ANALOG AND DIGITAL CABLE RECEPTION. Cable providers have been converting to digital technology for several years. Most cable systems still offer some portions of their channel lineups as analog signals. These are the so-called cable-ready channels that may be tuned by analog TVs, VCRs, and DVD recorders without a digital cable box. The digital channels require digital converter boxes. These boxes convert digital signals to an analog format for analog TVs, VCRs, and DVD recorders.

Cable is not directly subject to the government mandated February 2009 change-over to digital broadcasting.

For those with digital cable converter boxes there will not be such a drastic change in the run-up to February 2009. Perhaps many channels may change to new locations. At some point cable providers must also transition to an all-digital format. I don’t know if the date for that change-over has been determined.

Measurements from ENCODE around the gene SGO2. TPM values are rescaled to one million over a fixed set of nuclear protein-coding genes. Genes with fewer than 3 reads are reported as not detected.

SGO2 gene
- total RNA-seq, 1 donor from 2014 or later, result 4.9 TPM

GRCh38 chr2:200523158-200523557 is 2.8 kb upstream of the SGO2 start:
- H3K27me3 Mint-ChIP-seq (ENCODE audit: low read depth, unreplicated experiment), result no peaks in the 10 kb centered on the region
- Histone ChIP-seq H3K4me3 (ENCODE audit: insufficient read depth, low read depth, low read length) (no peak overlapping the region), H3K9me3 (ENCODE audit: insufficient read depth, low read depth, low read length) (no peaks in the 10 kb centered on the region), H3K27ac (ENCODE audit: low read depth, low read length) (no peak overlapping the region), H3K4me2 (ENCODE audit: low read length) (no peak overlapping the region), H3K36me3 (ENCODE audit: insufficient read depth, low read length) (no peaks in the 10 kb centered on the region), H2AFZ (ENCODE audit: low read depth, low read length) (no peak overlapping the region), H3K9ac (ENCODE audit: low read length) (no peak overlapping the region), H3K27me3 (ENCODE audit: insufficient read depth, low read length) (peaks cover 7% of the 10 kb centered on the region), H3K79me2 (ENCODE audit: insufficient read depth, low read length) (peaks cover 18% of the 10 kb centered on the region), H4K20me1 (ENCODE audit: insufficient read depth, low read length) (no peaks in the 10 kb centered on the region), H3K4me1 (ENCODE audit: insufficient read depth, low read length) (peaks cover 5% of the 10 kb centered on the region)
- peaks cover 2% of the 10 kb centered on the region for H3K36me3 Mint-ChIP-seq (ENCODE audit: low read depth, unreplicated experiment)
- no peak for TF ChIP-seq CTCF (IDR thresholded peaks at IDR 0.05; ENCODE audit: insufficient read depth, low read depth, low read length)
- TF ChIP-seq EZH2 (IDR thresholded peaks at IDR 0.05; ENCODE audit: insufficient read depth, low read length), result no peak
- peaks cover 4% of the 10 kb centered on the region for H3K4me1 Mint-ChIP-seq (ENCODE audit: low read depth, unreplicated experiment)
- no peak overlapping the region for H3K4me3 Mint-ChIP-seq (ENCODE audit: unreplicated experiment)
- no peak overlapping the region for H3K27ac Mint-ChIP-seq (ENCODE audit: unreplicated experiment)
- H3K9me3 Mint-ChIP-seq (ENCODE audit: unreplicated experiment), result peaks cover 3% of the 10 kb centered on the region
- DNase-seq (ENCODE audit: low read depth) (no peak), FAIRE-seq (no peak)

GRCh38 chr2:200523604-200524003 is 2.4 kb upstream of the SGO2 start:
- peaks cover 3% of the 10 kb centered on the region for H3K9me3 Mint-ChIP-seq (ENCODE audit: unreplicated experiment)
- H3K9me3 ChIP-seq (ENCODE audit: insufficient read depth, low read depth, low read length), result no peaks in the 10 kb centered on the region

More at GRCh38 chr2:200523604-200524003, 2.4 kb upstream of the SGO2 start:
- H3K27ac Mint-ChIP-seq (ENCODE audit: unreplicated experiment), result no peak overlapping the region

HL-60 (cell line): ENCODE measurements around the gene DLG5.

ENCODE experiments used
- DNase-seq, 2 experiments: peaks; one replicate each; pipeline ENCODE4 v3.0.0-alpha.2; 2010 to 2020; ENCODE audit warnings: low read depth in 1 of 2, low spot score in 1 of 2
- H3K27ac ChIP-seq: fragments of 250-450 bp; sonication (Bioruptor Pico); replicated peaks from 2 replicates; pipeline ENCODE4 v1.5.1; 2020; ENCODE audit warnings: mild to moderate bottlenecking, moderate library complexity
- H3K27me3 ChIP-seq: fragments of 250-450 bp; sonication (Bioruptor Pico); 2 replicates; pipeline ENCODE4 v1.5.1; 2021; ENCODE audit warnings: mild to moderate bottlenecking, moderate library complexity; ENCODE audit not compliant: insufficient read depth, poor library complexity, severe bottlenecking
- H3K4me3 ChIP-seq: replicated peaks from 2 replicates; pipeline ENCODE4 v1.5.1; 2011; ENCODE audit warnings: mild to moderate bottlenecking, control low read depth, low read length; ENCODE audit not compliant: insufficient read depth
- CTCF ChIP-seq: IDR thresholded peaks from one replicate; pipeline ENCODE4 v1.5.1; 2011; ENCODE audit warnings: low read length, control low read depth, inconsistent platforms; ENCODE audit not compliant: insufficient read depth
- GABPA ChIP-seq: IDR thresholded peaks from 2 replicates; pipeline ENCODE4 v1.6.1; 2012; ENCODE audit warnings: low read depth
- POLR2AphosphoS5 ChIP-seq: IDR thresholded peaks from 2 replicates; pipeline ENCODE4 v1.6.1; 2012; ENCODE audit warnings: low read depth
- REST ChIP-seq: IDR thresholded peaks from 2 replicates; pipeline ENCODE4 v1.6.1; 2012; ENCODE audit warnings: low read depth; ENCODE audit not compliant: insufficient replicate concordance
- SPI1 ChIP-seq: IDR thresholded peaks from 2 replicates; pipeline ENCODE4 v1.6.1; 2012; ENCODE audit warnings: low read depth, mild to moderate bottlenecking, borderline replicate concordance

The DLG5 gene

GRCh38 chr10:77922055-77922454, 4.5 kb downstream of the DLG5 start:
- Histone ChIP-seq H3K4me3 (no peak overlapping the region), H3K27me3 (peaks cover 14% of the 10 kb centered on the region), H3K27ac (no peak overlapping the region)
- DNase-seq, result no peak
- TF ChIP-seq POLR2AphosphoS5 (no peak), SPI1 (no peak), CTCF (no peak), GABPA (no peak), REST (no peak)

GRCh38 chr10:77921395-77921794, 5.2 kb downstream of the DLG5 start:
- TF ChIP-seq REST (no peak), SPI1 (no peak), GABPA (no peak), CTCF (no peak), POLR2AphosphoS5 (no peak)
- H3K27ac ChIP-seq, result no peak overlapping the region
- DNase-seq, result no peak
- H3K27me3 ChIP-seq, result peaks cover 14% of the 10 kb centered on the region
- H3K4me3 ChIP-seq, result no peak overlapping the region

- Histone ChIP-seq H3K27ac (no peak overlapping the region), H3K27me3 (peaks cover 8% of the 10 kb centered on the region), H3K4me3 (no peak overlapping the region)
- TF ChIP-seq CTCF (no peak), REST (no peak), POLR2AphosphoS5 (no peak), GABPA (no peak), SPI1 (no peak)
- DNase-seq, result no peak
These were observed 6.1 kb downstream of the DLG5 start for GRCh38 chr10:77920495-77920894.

COPYRIGHT PROTECTION, ENCODED DIGITAL SIGNALS AND HOME-RECORDING. I have read some postings on another discussion board concerning copyright protection added to or incorporated in original program content by movie/program producers, satellite and cable programming services (HBO, Showtime, etc.), and/or down the line on "digital and/or HD" signals by satellite and cable providers (DishTV, Comcast, etc.) and even by local broadcast stations.

This raises a number of questions, especially that of encoding/copyright protection of digitally transmitted programming. The answers to such questions may become clearer with more widespread use of digital tuners in those current model DVD recorders equipped with tuners. (I have one DVD recorder with a digital tuner. It tunes analog and digital signals that are not scrambled. Our local Comcast service places TCM on a scrambled digital channel so a Comcast digital cable box is necessary for TCM reception.)